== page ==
• charles, not sure what your point is. “my inaccurate tally is better than than yours.” i’m sure there are plenty of counts out there on the number of cars vs. bicycles – all wrong. the fact of the matter is that bicycles outnumber cars by a wide margin, even by your incorrect results, thus proving the point streetsman was trying to make – bikes outnumber cars and demand better infrastructure.

    in addition to this, and more appropriately on-topic, i’m afraid that the increase in bicycle usage in new york city far outpaces that of the automobile.

  • ddartley

    Ha. And there was Council Member Reyna at the screening of Contested Streets at the Council’s committee room a couple years ago. It was here on streetsblog, I think, that I first saw the use of the phrase “schizophrenic” to describe simultaneous pro- and anti- bike policies. It appears to be a contagious disorder.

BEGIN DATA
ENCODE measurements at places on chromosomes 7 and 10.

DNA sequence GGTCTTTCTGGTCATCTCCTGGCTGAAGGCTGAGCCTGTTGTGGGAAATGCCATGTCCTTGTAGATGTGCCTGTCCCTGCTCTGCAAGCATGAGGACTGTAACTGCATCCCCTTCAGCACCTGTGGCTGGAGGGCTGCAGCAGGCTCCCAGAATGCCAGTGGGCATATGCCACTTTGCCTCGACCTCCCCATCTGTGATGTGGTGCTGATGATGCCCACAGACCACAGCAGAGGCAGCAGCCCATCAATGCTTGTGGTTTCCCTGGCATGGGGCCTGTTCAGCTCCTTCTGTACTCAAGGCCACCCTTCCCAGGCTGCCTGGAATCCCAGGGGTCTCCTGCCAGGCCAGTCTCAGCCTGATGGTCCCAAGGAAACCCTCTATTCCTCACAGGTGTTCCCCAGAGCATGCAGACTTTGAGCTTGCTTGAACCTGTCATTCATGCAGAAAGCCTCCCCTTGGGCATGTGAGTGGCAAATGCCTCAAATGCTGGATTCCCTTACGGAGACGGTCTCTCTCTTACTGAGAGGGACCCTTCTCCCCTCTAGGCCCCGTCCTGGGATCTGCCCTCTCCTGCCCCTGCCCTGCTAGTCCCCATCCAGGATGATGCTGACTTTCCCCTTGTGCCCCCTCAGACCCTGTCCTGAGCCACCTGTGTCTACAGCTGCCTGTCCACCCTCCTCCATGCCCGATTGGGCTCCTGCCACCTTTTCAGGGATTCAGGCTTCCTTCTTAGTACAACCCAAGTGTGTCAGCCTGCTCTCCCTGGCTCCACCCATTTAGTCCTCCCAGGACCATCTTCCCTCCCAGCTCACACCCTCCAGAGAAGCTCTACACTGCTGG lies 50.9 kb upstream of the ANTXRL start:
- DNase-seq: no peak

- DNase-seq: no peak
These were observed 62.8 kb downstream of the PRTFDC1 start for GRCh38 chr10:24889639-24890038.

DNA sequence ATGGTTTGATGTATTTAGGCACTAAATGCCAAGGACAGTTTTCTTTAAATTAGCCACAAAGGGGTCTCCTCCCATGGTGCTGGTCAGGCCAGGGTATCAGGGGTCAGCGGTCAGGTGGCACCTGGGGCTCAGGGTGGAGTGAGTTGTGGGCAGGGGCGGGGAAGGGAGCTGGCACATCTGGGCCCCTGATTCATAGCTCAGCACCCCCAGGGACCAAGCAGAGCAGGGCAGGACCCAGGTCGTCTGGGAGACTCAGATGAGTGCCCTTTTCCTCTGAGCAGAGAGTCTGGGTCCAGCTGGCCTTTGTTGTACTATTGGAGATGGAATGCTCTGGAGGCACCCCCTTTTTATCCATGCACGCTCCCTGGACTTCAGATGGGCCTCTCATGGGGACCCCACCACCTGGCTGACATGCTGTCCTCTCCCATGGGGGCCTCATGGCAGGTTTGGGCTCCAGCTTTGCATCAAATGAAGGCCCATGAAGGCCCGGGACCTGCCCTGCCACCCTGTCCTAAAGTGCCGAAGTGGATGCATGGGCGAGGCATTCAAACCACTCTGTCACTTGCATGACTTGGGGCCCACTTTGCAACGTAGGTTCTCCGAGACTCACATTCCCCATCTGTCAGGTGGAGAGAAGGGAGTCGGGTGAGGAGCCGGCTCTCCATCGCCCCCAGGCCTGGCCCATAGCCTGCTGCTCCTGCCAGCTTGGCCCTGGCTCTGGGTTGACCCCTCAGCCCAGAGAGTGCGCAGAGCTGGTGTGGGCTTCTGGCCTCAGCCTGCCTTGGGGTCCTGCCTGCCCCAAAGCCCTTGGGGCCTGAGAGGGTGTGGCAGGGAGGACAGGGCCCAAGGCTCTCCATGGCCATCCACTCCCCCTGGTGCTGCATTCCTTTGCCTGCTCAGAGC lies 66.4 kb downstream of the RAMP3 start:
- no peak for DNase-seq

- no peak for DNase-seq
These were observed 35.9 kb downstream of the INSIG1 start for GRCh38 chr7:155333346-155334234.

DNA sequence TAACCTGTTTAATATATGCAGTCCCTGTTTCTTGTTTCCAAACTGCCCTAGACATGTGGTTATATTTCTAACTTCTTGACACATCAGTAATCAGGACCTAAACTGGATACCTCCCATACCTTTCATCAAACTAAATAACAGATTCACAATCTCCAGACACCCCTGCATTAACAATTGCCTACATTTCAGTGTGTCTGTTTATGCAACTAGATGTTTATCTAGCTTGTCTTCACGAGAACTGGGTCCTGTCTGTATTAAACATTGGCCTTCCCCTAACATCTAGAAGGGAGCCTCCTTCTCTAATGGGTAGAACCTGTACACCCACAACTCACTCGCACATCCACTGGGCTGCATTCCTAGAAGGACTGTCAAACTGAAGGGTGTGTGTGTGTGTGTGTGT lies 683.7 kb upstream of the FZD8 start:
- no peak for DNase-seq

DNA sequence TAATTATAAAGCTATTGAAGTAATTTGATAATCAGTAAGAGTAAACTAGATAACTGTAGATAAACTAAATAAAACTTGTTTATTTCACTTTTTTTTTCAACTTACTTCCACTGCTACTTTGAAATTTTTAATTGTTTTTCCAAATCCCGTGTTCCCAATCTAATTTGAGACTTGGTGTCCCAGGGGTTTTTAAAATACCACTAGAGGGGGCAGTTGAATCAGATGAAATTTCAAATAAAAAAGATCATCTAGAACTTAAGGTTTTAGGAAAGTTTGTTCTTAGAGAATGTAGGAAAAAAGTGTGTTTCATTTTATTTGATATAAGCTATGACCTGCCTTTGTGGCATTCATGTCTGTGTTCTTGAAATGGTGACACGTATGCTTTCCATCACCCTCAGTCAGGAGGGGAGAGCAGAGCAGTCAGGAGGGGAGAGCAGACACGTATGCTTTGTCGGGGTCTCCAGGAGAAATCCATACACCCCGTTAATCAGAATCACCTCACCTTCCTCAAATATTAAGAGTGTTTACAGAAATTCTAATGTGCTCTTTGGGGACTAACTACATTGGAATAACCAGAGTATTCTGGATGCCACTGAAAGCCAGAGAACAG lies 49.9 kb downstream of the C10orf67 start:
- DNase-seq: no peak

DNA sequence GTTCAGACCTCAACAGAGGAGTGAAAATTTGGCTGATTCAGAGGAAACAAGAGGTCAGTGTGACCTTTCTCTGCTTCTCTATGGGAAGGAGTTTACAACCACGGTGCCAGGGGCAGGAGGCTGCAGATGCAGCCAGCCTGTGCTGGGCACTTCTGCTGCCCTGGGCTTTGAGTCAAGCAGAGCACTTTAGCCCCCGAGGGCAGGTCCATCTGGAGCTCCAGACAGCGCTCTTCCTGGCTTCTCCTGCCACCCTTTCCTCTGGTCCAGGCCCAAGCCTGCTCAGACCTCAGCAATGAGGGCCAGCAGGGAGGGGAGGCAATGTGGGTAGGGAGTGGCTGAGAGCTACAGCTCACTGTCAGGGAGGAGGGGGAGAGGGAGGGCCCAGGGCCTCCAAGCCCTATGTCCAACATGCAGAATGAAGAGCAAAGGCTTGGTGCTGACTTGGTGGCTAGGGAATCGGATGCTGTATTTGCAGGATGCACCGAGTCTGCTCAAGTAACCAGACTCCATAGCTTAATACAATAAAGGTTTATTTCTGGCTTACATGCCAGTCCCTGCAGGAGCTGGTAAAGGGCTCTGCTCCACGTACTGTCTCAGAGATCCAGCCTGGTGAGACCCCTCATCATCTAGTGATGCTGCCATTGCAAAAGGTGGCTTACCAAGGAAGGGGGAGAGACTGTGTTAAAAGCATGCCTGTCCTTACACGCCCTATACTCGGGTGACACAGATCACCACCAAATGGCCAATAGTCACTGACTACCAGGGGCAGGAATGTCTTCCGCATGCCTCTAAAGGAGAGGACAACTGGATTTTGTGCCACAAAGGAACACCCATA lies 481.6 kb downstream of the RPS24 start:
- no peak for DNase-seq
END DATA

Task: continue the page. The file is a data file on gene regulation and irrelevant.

• gecko

    Global Car Sales Down 21.8% for Toyota
    http://www.nytimes.com/2008/12/25/business/worldbusiness/25toyota.html

    This may give some indication of a sea change; but not conclusive.

    Reports of accelerating use of cycling to get around in the developed world may provide more important insight into how things are changing.

    Bicycle use will be high in those undeveloped places where people cannot afford cars where increased use indicates that large numbers of people are coming out of chronic poverty; which is a good thing.

    A new developed-world sustainable transport and mass transit model (not based on cars and perhaps based on small modular transport and transit vehicles) will go a long way to stop increases in global automobile use and will in all likelihood be extremely cost-effective doing much to assist impoverished areas in pulling themselves out of difficult poverty traps.